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Japan fails to identify soldiers

By SANJOY RAY

GUWAHATI, Nov 24 - Remains of the nine World War II Japanese soldiers which were excavated by the Japan Government from the Guwahati War Cemetery located at Navagraha here in 2012, could not be linked to their families back home as the grave remains turned out to be insufficient to conduct DNA tests.

A spokesperson of the Ministry of Health, Labor and Welfare, Japan informed The Assam Tribune that the Government could not narrow down on the names of the potential Missing-in Action (MIA) Japanese soldiers, besides the bereaved family members.

The Ministry also informed that of the 11 graves which were dug up in Guwahati War Cemetery, remains or samples of only nine individuals could be sent back to Japan from Guwahati. The initiative was taken by the Japanese Government to facilitate formal burial of the Japanese soldiers who died during World War II.

�The eleven soldiers engraved in the Guwahati War Cemetery were Hachive Tsuyoshi, Ikdimraisao, Ishiwara Hiroja, Kito Zwao, Komatsutomoshige, Miyata kotsuo, Morata Doshu, Urata Yotaka, Okamoto, Shotasaburo and Yamado Kesakti. Of these, the remains of Hachive Tsuyoshi and Okamoto could not be recovered from the grave burials,� the Japan Government official divulged.

In 2012, a three-member Japanese delegation visited the Guwahati War Cemetery which is being maintained by the Guwahati Branch of Commonwealth War Graves Commission.

�The exercise took place in January, 2012 with support from the Commonwealth War Graves Commission (CWGC), and the State of Assam. However, of the eleven individuals (grave remains), we repatriated nine individuals and brought them back to Japan,� informed Chiba-Katsumi of the Ministry of Health, Labor and Welfare, Japan while corresponding with this reporter via email.

�Unfortunately, the conditions of these remains were degraded. The amount of the remains was also very small.� We could not narrow down of the name of the potential MIA besides the bereaved families.� For this reason, we could not conduct DNA examination nor communicate with bereaved families,� Chiba-Katsumi stated, adding, �For those who cannot be identified, we have national facility, called �Chidorigafuchi National Cemetery� to place these war dead remains to the ossuary, where at present 360,000 individuals are currently buried�.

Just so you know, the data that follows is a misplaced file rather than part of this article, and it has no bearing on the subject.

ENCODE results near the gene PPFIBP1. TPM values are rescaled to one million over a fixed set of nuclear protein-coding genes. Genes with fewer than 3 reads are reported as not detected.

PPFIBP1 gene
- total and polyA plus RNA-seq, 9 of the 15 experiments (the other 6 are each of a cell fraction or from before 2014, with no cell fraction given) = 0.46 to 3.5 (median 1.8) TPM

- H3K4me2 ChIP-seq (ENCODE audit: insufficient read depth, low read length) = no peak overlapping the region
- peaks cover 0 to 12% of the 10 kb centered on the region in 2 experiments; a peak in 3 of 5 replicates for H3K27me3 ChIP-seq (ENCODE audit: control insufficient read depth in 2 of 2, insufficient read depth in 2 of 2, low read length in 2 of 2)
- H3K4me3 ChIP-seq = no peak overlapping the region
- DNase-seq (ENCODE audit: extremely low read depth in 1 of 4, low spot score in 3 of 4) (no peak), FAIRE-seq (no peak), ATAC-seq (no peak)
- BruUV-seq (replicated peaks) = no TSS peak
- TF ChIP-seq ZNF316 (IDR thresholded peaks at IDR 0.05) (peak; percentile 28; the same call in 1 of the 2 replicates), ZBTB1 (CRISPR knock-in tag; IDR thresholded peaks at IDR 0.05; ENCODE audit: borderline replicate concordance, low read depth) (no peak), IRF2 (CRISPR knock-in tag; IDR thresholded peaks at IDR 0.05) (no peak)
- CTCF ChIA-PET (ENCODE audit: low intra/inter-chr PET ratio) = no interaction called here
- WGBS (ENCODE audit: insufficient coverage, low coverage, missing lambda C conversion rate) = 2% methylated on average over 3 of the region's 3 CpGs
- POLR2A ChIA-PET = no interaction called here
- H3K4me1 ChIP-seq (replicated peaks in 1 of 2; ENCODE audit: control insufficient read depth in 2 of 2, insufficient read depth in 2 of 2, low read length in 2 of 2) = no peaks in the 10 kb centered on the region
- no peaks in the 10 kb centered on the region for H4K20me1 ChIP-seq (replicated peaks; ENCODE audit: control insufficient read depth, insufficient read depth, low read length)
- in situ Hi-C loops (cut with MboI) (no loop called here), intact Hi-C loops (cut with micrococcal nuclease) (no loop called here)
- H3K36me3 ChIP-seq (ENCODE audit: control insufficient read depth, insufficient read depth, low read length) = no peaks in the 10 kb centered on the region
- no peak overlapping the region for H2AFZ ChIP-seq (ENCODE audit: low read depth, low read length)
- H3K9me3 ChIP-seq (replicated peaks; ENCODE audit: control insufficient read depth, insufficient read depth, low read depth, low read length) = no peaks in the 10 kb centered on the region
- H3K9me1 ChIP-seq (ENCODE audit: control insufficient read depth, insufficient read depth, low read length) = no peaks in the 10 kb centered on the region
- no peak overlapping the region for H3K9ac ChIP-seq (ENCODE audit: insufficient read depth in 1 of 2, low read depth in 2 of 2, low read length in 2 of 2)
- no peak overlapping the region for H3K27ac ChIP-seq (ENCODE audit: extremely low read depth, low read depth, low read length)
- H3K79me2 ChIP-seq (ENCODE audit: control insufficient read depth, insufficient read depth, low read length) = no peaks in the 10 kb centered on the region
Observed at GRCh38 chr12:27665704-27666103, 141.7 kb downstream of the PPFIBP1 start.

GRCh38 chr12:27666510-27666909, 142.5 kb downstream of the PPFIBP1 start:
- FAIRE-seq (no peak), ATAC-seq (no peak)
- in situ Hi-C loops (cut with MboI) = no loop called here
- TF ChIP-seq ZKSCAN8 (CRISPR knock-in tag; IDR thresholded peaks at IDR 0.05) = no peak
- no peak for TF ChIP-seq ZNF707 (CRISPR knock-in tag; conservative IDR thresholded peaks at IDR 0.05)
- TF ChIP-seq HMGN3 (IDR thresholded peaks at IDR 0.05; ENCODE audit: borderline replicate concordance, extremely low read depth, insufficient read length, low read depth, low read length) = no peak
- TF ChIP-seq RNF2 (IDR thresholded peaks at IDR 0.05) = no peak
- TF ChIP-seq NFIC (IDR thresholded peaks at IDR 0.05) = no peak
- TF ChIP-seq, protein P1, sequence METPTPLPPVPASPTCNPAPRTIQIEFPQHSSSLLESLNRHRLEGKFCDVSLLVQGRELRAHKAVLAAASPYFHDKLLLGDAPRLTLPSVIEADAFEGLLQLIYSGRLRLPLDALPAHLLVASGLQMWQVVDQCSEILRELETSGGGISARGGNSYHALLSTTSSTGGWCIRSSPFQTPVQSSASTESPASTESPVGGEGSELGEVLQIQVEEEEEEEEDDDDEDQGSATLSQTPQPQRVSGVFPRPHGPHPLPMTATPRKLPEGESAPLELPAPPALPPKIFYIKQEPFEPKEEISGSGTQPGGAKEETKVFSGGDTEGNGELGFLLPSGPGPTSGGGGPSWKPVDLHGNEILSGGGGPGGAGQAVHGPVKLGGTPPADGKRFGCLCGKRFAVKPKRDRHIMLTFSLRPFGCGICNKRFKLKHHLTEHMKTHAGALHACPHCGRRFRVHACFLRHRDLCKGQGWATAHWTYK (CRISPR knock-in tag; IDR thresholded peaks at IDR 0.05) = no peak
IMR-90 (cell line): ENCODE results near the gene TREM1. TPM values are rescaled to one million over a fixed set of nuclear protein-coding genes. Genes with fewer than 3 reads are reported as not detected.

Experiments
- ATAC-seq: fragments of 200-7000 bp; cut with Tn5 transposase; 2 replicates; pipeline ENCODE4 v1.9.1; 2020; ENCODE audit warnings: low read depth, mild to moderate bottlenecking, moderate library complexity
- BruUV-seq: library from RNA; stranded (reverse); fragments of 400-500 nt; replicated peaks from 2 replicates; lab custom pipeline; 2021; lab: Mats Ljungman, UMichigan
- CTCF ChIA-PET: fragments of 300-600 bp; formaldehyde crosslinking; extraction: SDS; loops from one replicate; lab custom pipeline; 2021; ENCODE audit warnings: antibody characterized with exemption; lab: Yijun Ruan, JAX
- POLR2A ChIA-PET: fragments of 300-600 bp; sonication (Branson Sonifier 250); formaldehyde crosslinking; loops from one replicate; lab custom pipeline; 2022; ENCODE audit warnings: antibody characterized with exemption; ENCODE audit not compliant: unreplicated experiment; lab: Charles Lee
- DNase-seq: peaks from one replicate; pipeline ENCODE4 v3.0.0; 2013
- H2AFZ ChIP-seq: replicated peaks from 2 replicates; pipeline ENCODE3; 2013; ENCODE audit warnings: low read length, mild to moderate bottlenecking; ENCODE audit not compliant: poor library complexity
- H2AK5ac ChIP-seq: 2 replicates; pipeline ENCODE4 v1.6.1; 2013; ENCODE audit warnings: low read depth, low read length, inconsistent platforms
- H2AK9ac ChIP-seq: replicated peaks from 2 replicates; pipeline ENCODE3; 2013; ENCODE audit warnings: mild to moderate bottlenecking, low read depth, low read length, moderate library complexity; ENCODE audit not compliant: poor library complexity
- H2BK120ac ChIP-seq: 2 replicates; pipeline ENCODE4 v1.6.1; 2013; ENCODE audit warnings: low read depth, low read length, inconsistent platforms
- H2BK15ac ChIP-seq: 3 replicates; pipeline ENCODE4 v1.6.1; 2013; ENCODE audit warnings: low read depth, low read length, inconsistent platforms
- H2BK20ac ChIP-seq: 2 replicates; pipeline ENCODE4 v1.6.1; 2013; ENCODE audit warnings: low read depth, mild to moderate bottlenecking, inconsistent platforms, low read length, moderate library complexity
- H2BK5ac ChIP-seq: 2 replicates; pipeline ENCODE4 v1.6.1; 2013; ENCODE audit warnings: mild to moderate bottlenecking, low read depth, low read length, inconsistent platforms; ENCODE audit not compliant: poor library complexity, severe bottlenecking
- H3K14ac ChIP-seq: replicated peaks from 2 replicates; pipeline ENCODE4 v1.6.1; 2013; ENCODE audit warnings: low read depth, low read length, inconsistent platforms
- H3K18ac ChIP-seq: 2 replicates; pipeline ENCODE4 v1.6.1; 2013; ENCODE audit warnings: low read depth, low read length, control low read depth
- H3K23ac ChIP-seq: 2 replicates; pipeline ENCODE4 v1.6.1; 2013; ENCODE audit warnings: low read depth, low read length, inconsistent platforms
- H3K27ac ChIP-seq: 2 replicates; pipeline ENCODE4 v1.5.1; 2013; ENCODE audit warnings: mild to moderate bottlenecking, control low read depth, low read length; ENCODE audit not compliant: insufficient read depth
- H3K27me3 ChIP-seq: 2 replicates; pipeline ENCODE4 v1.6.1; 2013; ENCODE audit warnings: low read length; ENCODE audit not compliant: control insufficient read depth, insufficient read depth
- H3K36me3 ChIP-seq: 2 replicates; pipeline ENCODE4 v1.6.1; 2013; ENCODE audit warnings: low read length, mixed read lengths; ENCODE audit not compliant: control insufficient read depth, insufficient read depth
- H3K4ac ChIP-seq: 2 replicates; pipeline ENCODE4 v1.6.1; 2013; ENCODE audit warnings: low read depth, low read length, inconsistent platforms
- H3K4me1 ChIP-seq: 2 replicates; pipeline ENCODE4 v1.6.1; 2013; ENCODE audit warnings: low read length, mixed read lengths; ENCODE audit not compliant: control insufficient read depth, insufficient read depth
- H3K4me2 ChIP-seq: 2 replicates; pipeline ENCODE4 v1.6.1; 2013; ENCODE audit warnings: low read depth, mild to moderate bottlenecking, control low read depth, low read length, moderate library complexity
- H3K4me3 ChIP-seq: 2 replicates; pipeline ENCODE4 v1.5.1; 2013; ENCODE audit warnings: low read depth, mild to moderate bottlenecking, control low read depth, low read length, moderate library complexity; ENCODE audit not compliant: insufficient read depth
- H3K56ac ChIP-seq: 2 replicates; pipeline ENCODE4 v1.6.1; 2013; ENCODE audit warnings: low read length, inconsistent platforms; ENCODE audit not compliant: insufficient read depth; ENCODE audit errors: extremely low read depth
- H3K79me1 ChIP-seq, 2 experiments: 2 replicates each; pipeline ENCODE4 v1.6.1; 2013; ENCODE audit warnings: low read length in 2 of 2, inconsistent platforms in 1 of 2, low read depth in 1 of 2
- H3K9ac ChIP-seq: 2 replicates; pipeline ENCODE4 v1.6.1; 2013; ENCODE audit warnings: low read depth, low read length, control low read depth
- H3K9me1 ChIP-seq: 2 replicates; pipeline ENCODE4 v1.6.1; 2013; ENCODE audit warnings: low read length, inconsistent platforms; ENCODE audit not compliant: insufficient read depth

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Japan fails to identify soldiers

GUWAHATI, Nov 24 - Remains of the nine World War II Japanese soldiers which were excavated by the Japan Government from the Guwahati War Cemetery located at Navagraha here in 2012, could not be linked to their families back home as the grave remains turned out to be insufficient to conduct DNA tests.

A spokesperson of the Ministry of Health, Labor and Welfare, Japan informed The Assam Tribune that the Government could not narrow down on the names of the potential Missing-in Action (MIA) Japanese soldiers, besides the bereaved family members.

The Ministry also informed that of the 11 graves which were dug up in Guwahati War Cemetery, remains or samples of only nine individuals could be sent back to Japan from Guwahati. The initiative was taken by the Japanese Government to facilitate formal burial of the Japanese soldiers who died during World War II.

�The eleven soldiers engraved in the Guwahati War Cemetery were Hachive Tsuyoshi, Ikdimraisao, Ishiwara Hiroja, Kito Zwao, Komatsutomoshige, Miyata kotsuo, Morata Doshu, Urata Yotaka, Okamoto, Shotasaburo and Yamado Kesakti. Of these, the remains of Hachive Tsuyoshi and Okamoto could not be recovered from the grave burials,� the Japan Government official divulged.

In 2012, a three-member Japanese delegation visited the Guwahati War Cemetery which is being maintained by the Guwahati Branch of Commonwealth War Graves Commission.

�The exercise took place in January, 2012 with support from the Commonwealth War Graves Commission (CWGC), and the State of Assam. However, of the eleven individuals (grave remains), we repatriated nine individuals and brought them back to Japan,� informed Chiba-Katsumi of the Ministry of Health, Labor and Welfare, Japan while corresponding with this reporter via email.

�Unfortunately, the conditions of these remains were degraded. The amount of the remains was also very small.� We could not narrow down of the name of the potential MIA besides the bereaved families.� For this reason, we could not conduct DNA examination nor communicate with bereaved families,� Chiba-Katsumi stated, adding, �For those who cannot be identified, we have national facility, called �Chidorigafuchi National Cemetery� to place these war dead remains to the ossuary, where at present 360,000 individuals are currently buried�.

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